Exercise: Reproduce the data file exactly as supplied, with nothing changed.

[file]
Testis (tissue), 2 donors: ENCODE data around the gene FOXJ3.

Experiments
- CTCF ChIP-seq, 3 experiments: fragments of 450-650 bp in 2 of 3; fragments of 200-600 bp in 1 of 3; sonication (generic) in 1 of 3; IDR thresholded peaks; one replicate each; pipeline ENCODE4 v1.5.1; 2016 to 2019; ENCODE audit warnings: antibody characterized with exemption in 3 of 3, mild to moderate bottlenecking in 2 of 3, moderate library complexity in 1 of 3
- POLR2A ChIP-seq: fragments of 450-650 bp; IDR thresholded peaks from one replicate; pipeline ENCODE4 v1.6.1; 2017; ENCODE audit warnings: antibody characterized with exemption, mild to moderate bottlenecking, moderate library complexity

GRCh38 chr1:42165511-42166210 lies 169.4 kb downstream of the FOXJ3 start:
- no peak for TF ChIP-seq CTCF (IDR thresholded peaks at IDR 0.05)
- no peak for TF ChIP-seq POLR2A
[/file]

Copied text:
Testis (tissue), 2 donors: ENCODE data around the gene FOXJ3.

Experiments
- CTCF ChIP-seq, 3 experiments: fragments of 450-650 bp in 2 of 3; fragments of 200-600 bp in 1 of 3; sonication (generic) in 1 of 3; IDR thresholded peaks; one replicate each; pipeline ENCODE4 v1.5.1; 2016 to 2019; ENCODE audit warnings: antibody characterized with exemption in 3 of 3, mild to moderate bottlenecking in 2 of 3, moderate library complexity in 1 of 3
- POLR2A ChIP-seq: fragments of 450-650 bp; IDR thresholded peaks from one replicate; pipeline ENCODE4 v1.6.1; 2017; ENCODE audit warnings: antibody characterized with exemption, mild to moderate bottlenecking, moderate library complexity

GRCh38 chr1:42165511-42166210 lies 169.4 kb downstream of the FOXJ3 start:
- no peak for TF ChIP-seq CTCF (IDR thresholded peaks at IDR 0.05)
- no peak for TF ChIP-seq POLR2A